Non communicable

Non-Communicable Diseases

Non-Communicable Diseases

As the burden of non-communicable diseases increases in Africa, it is important to generate locally relevant knowledge with regard to the burden, risk factors and management of these illnesses.   Researchers at the KWTRP are on the frontline in providing answers to important research questions on NCDs in sub-Saharan Africa.

Kilifi is unique in having linked demographic and clinical surveillance data. This enables the estimation of burden of disease affecting the population with a high level of accuracy.  Using these data we have been able to show that although infectious diseases are a major cause of admission and death, non-communicable diseases such as stroke, heart failure and injuries are important contributors to disability adjusted life years lost in the KHDSS.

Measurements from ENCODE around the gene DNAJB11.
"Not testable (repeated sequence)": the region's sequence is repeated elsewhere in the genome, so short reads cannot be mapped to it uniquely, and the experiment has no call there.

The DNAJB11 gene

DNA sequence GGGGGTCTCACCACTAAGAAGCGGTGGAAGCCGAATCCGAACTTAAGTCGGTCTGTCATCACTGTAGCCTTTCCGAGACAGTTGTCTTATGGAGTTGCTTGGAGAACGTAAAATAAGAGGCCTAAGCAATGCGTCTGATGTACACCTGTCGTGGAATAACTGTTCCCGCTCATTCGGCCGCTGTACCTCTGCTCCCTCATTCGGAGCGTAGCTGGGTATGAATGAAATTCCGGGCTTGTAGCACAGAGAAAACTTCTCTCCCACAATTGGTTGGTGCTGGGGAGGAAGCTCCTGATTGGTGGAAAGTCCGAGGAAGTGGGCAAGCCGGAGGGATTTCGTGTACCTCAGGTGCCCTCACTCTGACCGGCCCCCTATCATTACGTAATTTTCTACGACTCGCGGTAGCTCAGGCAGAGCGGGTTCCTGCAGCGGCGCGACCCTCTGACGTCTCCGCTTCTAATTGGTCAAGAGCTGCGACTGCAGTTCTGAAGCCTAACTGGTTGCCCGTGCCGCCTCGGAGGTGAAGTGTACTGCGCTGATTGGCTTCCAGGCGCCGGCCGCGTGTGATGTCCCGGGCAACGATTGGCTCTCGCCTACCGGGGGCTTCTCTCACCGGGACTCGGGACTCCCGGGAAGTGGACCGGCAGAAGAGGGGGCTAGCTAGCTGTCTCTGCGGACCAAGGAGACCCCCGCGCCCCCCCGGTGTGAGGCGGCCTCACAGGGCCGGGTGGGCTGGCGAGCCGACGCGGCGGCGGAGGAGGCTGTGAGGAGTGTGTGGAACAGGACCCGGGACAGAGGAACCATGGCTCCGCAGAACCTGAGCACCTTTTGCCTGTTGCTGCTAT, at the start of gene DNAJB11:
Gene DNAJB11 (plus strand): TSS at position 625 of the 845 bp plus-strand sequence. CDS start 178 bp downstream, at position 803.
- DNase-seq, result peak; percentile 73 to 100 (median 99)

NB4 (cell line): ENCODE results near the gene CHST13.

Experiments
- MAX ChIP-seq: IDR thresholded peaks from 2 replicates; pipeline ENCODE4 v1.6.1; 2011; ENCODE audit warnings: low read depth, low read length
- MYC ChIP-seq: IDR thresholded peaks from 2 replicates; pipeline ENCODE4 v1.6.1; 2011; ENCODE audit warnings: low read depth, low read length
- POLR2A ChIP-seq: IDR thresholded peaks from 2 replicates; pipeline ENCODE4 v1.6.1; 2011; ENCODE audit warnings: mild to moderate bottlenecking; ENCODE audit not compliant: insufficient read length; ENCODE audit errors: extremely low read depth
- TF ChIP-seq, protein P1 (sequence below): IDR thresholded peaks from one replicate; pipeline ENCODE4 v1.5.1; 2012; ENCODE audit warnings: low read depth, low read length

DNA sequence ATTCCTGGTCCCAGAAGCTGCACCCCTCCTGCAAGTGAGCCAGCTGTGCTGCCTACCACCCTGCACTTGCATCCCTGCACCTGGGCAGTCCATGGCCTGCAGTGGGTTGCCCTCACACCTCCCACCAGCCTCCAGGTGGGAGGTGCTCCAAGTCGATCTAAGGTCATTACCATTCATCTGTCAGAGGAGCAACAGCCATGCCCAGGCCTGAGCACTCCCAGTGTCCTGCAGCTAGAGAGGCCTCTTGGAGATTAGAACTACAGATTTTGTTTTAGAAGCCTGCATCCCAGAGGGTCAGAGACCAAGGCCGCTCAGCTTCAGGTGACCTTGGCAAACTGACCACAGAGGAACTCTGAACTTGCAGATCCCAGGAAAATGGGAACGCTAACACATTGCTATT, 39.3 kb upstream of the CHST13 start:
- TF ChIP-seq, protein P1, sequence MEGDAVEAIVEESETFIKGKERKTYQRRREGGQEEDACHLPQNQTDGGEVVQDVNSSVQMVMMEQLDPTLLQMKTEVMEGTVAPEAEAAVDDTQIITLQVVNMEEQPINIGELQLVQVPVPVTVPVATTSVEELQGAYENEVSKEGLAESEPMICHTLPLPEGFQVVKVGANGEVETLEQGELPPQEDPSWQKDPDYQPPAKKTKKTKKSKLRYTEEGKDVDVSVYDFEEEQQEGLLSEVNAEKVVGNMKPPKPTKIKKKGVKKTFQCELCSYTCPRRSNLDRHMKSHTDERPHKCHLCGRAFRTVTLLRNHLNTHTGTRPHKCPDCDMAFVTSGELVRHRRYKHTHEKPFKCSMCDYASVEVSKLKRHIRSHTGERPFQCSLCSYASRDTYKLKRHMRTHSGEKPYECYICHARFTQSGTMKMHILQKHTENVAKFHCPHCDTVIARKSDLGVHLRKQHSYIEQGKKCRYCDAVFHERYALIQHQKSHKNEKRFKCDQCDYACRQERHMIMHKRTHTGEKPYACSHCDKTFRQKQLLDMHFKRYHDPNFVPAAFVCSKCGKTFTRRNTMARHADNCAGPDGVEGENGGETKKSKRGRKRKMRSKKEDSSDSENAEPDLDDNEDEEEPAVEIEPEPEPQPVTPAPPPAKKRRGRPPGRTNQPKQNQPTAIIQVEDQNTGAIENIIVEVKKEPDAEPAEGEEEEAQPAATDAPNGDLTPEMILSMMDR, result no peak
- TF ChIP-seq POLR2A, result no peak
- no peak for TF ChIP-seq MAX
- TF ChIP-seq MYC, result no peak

These results are similar to those we have found in verbal autopsy (VA) studies that aim to determine the causes of death in the community. VA results indicate that nearly half of deaths in adults in Kilifi are due to non-communicable diseases. We are also measuring the prevalence of hypertension, one of the major risk factors for stroke and heart failure. These studies utilize ambulatory blood pressure monitoring to determine the true prevalence of the condition. Results indicate that hypertension in Kilifi is just as common as it is in urban parts of Kenya, but that the prevalence is considerably overestimated when traditional methods of diagnosis are used.

Future research
The coexistence of a dual burden of infectious and non-communicable disease naturally leads to the question of whether the two could be related. Future work will involve examining the possible relationship between childhood infectious disease and adult non-communicable disease. Using robust clinical, demographic and laboratory data that has been accumulated over a period of more than 20 years, we aim to examine whether malaria in childhood leads to hypertension in adulthood. Results of this project have the potential to influence the prevention and treatment of both infectious and non-communicable diseases.

Investigators : Investigators: Anthony Etyang, Anthony Scott, Evasius Bauni, Thomas Williams, Liam Smeeth (LSHTM), Kennedy Cruickshank (Kings College)